This philosophy of man being a social animal has gained its new meaning in the XXI century. Currently, there is no rule that restricts man to being a social creature. One is free to socialize as much as (s)he can. Once a common practice in the ancient times where the government could restrict its citizen from interacting with people from other countries, the prohibition to communicate with other people is no longer a threat to the society. According to Locke’s philosophy, the idea of cultures merging became obvious, and the restriction of man to a particular state was considered colonialism. Locke’s theory defined man as a prisoner who could not be naturally free to socialize. Locke was one of the few philosophers who were able to give a man the liberty to exercise his rights as a social being.

The philosophy that John Locke put more emphasis on was the idea that men by nature had their own rights (Tully 201). However, in his ideas, Locke found numerous opponents, including Hobbes. The latter stressed that man was bound by the law that governed him. This was an indication that the government was the determiner of a man’s right to live. The idea of complete control exercised by the law was harshly opposed by Locke who responded to Hobbes’ ideas quickly. For Locke, it was clear that naturally the man had the right to life, property, good health and knowledge. According to John Locke, each man possessed an indefeasible right to live and to choose his/her track of life; and no government could determine which rights were applicable to a particular person.

The rights for life, health, and knowledge are fundamental aspects that have been implemented in many sectors around the world. Any violation of human rights results in harsh penalty. Presently, the rights of a man are respected both by the government and by the ruling bodies. It is an obvious fact nowadays that a man is able to live in harmony with the other people while respecting the rights of the other. The government has come up with laws that make sure that any man has his own rights protected. Properties, life and health are protected by the law. The same goes for the sphere of knowledge where every individual has the right for education.

Due to the rivalry that existed in the government, John Locke came up with treatises that could help the then government to understand the extent of its power. Locke offered to the world the first and the second treatise (Laslett 68). In this discourse, his main aim was to criticize Sir Robert Filmer’s thesis. Locker felt that Filmer’s theories were misleading and could drive people to complete absurdity. According to Filmer, the virtue of free will was merely a fiction. He urged that the Biblical first man, Adam, possessed boundless power over the world. This, therefore, meant that any Crown ordained is divine and, thus, a crown is bound to be hereditary.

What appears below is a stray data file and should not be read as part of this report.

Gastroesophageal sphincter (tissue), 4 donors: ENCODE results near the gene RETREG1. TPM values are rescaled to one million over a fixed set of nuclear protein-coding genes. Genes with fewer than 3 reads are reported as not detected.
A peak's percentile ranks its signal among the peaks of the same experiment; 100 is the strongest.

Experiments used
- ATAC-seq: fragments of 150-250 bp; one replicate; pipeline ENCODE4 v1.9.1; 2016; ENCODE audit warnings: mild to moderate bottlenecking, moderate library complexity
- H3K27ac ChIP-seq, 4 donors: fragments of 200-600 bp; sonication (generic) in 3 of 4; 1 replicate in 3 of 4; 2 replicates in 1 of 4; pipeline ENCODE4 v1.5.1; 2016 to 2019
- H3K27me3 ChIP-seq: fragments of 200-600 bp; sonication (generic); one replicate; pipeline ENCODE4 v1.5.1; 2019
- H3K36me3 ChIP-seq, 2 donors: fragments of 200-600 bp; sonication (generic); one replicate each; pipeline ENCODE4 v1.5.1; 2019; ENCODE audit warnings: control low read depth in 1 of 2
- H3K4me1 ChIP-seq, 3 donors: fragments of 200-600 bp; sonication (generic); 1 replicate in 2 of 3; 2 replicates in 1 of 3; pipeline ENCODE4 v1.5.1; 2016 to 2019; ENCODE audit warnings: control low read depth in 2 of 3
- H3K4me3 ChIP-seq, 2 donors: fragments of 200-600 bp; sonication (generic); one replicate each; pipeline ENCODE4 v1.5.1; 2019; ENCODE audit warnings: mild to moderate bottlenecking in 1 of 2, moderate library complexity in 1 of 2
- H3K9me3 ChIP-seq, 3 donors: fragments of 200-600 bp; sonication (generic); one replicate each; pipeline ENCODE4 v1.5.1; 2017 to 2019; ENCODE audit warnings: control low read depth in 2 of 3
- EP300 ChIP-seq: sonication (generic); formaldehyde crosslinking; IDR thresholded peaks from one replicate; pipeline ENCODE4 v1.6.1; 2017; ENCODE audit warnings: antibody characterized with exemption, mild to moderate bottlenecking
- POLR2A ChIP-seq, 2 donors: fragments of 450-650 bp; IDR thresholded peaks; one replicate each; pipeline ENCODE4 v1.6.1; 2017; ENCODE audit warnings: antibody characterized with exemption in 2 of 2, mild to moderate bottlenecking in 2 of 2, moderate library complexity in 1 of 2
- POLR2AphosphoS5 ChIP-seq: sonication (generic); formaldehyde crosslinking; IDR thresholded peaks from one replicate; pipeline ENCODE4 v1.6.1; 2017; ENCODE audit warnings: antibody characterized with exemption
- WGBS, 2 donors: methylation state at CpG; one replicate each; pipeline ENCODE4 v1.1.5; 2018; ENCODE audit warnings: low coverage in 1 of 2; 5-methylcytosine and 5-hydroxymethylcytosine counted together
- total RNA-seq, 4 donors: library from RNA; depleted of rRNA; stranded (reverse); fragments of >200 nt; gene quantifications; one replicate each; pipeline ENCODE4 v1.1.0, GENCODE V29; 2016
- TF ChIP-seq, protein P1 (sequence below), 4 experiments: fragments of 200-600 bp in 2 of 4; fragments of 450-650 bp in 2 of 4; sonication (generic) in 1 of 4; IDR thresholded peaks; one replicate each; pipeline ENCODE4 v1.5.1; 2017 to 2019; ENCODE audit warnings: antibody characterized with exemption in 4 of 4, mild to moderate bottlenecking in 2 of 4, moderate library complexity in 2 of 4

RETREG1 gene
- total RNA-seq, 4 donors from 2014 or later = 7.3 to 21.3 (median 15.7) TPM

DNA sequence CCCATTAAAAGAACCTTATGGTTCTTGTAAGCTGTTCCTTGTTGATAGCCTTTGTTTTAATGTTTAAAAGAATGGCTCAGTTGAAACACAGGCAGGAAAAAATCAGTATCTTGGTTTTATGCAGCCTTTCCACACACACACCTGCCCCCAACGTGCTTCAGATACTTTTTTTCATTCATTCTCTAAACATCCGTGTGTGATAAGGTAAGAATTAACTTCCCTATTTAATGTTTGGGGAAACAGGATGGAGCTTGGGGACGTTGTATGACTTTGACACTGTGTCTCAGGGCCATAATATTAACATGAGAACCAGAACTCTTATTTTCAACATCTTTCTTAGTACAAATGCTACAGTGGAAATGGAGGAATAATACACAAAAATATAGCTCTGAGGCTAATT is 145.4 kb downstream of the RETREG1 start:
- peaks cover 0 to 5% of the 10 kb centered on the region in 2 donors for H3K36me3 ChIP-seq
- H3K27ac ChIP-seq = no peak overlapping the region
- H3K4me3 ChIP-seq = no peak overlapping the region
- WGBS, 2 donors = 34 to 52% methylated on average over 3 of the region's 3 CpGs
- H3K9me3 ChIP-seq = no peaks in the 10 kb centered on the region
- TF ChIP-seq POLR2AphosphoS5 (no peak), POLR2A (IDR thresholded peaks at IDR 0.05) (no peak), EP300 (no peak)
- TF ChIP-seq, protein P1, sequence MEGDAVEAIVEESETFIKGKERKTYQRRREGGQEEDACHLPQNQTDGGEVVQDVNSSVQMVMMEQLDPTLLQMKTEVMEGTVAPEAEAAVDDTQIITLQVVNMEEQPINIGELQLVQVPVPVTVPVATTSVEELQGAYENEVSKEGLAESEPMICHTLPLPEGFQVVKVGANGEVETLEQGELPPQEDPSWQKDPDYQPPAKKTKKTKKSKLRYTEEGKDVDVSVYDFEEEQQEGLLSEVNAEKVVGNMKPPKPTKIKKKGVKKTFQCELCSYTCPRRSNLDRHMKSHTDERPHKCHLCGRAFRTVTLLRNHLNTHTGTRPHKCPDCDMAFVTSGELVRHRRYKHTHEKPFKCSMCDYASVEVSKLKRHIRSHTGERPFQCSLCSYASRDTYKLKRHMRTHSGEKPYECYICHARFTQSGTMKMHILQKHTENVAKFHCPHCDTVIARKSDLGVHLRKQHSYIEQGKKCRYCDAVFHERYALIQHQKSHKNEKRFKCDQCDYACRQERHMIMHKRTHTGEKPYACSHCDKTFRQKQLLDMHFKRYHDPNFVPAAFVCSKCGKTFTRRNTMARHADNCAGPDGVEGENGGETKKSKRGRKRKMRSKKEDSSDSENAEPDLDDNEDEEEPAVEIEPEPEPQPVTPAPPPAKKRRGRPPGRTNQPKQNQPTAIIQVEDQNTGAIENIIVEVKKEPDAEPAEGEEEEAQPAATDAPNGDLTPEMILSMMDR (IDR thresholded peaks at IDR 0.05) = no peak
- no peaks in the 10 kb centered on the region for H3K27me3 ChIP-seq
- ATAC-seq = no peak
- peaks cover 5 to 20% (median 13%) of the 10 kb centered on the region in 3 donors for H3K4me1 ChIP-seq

Filmer further suggested that Adam, being the first father, was rightfully the owner of all humankind and, hence, possessed power over all human beings. This was a way to state that the kingship was a hereditary from Adam’s lineage. This was a way to emphasize that the Kingship was to go down the lineage of the elite. According to Filmer, God had granted Adam the power to rule over all the lands and animals. This, therefore, meant that Adam was the crowned King over the land. Any ruler was to come from the lineage of Adam and this meant the crown was to remain in one lineage as long as the kingdom reigned (Abrams 157). Hence, the monarchy was bound to reign and dominate with its kingship being passed from one generation to the next.

This philosophy was harshly condemned by Locke, who emphasized the fact that God was the supreme ruler of all the earth. Locke maintained the philosophy that God was the creator of human being and, hence, people cannot claim to own any other person; thus, adults cannot own their children and, therefore, make the children his/her heirs. Locke continued to disagree with Filmer’s philosophy, predicting a downfall to any government that could adapt it. In his scripts, he wrote that Adam was not given the entire dominion over human beings, animals and plants (Abrams 152). Instead, he was to rule over plants and animals, yet he was incapable of possessing the authority over men. Locke challenged Filmer’s philosophy stating that there was no way possible to detect who was the real heir of Adam that the crown was to belong to.